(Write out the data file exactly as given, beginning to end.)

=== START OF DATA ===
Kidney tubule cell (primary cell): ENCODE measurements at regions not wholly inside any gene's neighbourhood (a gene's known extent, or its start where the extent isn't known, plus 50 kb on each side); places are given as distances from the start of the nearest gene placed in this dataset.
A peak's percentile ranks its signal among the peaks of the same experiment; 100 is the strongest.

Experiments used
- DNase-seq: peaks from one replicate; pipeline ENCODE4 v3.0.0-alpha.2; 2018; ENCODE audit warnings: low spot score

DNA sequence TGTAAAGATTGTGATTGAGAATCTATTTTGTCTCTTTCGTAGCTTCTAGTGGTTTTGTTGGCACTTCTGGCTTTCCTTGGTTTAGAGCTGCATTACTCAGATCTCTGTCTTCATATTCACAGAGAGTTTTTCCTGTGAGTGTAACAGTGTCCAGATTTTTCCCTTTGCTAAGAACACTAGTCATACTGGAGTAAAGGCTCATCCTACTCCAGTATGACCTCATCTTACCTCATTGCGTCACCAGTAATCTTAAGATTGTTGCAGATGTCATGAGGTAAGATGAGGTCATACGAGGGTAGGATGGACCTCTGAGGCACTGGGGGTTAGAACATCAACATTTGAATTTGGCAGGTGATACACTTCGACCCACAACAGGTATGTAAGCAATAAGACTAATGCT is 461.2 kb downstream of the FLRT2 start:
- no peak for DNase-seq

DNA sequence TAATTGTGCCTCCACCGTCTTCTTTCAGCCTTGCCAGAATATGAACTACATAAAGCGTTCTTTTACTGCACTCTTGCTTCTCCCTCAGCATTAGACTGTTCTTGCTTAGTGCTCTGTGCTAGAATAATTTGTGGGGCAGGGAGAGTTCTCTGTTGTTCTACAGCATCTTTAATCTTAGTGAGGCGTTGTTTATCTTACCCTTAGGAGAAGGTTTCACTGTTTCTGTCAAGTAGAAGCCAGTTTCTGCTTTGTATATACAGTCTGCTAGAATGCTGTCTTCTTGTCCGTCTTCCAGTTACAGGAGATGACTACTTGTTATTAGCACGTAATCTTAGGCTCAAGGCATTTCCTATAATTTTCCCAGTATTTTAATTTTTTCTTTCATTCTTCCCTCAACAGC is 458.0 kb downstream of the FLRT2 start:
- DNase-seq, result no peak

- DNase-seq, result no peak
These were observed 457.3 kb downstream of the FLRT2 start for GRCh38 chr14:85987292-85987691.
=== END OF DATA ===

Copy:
Kidney tubule cell (primary cell): ENCODE measurements at regions not wholly inside any gene's neighbourhood (a gene's known extent, or its start where the extent isn't known, plus 50 kb on each side); places are given as distances from the start of the nearest gene placed in this dataset.
A peak's percentile ranks its signal among the peaks of the same experiment; 100 is the strongest.

Experiments used
- DNase-seq: peaks from one replicate; pipeline ENCODE4 v3.0.0-alpha.2; 2018; ENCODE audit warnings: low spot score

DNA sequence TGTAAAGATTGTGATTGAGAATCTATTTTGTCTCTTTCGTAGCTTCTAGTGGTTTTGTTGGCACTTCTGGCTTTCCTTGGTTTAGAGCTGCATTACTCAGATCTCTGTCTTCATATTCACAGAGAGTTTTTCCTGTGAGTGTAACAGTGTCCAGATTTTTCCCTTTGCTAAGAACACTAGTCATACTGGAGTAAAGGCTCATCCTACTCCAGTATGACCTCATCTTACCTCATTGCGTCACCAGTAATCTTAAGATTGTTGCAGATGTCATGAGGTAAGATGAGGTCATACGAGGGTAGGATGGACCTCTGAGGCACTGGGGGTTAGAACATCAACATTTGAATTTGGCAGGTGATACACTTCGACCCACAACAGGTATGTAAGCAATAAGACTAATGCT is 461.2 kb downstream of the FLRT2 start:
- no peak for DNase-seq

DNA sequence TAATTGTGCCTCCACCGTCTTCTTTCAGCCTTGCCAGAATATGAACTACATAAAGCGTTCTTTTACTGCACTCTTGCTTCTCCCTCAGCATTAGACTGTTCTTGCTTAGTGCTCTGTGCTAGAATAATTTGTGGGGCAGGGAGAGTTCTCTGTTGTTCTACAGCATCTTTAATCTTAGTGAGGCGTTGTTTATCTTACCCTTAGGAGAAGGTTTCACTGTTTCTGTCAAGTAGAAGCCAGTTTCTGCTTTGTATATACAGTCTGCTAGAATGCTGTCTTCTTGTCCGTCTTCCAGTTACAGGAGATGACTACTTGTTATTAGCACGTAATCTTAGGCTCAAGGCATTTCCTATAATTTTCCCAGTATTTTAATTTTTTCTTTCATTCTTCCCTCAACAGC is 458.0 kb downstream of the FLRT2 start:
- DNase-seq, result no peak

- DNase-seq, result no peak
These were observed 457.3 kb downstream of the FLRT2 start for GRCh38 chr14:85987292-85987691.